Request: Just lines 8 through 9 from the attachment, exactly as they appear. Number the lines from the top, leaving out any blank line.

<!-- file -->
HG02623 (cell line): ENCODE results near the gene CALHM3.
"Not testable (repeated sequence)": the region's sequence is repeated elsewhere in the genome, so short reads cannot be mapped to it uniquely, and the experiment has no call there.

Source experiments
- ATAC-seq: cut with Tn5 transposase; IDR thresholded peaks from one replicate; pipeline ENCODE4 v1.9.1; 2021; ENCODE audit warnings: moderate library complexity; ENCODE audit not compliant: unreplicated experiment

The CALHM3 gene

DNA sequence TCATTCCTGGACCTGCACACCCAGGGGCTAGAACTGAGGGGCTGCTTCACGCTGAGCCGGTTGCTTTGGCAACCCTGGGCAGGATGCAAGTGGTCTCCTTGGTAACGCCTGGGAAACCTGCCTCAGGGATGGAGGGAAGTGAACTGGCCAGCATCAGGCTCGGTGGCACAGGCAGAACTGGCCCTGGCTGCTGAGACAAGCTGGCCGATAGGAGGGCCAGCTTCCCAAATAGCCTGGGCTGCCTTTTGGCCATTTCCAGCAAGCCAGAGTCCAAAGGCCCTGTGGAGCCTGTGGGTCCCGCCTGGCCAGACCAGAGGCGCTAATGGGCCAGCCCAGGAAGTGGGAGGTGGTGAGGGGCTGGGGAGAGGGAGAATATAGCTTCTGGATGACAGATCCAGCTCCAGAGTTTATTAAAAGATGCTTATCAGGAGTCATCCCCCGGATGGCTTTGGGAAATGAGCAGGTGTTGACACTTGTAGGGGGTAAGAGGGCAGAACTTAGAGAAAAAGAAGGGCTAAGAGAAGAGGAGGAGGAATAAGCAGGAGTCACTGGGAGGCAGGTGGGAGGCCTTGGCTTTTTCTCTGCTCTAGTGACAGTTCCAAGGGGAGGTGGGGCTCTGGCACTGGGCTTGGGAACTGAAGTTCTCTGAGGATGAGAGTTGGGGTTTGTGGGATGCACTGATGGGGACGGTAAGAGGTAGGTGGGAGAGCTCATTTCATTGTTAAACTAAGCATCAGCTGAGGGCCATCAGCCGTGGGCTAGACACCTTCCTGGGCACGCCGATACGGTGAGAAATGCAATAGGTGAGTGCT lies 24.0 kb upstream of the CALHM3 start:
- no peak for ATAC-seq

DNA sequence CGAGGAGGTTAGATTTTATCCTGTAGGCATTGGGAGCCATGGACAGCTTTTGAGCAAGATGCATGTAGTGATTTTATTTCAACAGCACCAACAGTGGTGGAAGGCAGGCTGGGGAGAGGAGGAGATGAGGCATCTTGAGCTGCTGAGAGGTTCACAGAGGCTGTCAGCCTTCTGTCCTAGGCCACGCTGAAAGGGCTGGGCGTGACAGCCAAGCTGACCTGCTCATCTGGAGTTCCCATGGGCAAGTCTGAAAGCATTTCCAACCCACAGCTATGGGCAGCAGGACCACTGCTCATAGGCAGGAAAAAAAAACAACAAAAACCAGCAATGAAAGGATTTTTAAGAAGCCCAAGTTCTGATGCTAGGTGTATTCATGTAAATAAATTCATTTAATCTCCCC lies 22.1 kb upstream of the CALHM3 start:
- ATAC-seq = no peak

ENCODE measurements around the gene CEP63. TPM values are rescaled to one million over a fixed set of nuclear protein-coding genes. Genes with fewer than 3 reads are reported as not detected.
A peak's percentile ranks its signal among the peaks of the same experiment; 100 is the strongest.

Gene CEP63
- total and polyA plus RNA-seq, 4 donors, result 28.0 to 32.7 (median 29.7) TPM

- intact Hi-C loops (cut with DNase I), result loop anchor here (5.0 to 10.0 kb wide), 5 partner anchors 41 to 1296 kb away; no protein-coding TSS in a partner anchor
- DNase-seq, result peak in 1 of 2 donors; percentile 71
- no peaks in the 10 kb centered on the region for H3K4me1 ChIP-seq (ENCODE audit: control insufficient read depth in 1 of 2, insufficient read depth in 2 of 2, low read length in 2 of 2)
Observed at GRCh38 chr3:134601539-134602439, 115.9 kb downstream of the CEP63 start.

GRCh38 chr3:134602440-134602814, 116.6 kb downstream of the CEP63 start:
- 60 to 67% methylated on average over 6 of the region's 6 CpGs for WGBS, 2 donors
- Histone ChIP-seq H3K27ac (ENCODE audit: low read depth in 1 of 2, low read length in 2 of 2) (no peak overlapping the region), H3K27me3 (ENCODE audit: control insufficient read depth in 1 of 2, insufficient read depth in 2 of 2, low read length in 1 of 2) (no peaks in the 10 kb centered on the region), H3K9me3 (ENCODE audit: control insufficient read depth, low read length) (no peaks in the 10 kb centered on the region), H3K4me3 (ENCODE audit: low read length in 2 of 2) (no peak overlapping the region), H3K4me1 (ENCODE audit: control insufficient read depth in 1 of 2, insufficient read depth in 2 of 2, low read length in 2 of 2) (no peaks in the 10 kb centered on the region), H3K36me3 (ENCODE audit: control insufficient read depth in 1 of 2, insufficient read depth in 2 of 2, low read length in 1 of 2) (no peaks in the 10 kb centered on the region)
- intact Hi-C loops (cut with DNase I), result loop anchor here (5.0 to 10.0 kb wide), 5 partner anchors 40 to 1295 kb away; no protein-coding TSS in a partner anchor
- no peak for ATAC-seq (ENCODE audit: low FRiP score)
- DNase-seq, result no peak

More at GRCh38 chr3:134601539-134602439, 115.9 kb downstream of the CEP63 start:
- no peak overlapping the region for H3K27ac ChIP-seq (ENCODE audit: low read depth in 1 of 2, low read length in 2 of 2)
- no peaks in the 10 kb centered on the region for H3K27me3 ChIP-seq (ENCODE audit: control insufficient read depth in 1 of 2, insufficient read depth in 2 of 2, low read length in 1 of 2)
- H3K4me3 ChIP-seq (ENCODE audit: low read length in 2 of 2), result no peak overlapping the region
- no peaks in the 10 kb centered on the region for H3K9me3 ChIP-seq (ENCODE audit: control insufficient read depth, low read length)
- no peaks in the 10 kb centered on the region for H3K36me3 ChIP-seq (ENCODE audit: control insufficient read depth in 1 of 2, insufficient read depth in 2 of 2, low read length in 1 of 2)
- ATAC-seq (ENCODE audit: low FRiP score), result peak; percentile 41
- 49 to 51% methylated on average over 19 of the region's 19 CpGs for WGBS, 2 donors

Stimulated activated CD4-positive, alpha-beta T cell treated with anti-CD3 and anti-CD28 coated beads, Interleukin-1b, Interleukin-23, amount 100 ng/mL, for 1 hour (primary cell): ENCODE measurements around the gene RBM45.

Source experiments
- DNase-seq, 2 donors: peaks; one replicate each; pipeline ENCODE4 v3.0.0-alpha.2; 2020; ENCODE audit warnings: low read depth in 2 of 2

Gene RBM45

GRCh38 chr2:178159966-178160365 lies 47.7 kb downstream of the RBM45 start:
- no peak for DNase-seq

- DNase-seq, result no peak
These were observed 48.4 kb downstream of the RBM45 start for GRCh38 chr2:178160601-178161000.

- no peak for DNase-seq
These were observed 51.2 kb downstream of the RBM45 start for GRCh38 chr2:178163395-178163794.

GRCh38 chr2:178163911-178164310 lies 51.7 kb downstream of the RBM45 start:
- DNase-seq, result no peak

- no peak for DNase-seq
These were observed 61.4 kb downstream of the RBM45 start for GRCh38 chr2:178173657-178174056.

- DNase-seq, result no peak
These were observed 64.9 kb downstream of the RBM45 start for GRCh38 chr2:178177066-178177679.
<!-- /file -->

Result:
DNA sequence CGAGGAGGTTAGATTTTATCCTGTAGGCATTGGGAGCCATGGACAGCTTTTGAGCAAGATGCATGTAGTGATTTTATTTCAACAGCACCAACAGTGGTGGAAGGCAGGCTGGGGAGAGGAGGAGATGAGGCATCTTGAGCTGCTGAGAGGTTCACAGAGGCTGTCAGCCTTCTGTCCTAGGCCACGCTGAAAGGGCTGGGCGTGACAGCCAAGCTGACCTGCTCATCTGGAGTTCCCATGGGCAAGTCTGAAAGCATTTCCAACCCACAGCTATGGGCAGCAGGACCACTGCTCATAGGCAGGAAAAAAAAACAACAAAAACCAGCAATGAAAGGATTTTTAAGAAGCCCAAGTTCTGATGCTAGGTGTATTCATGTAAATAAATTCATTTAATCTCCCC lies 22.1 kb upstream of the CALHM3 start:
- ATAC-seq = no peak